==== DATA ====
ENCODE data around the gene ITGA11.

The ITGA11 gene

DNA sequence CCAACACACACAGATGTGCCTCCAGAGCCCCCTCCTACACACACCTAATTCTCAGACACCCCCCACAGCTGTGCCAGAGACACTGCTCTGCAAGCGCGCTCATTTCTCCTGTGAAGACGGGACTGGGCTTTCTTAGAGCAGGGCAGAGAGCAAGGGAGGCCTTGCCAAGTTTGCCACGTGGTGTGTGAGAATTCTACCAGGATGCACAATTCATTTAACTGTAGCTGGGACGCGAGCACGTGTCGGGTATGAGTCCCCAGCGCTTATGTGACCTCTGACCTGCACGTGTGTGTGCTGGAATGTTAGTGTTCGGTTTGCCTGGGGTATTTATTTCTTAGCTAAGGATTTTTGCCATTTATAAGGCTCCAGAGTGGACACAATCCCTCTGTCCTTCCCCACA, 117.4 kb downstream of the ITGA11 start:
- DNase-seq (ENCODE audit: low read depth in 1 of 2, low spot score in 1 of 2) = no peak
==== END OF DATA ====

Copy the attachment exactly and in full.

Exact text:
ENCODE data around the gene ITGA11.

The ITGA11 gene

DNA sequence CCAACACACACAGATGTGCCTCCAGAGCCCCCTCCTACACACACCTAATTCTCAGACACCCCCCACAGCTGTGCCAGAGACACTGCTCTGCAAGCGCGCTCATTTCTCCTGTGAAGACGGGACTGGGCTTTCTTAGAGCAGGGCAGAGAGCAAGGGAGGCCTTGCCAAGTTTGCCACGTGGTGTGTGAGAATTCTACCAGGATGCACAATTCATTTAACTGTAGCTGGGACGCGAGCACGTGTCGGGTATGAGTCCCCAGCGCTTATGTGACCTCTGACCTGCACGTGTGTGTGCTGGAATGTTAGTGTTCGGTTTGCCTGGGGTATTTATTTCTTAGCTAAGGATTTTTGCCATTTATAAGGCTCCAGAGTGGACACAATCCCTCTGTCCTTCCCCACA, 117.4 kb downstream of the ITGA11 start:
- DNase-seq (ENCODE audit: low read depth in 1 of 2, low spot score in 1 of 2) = no peak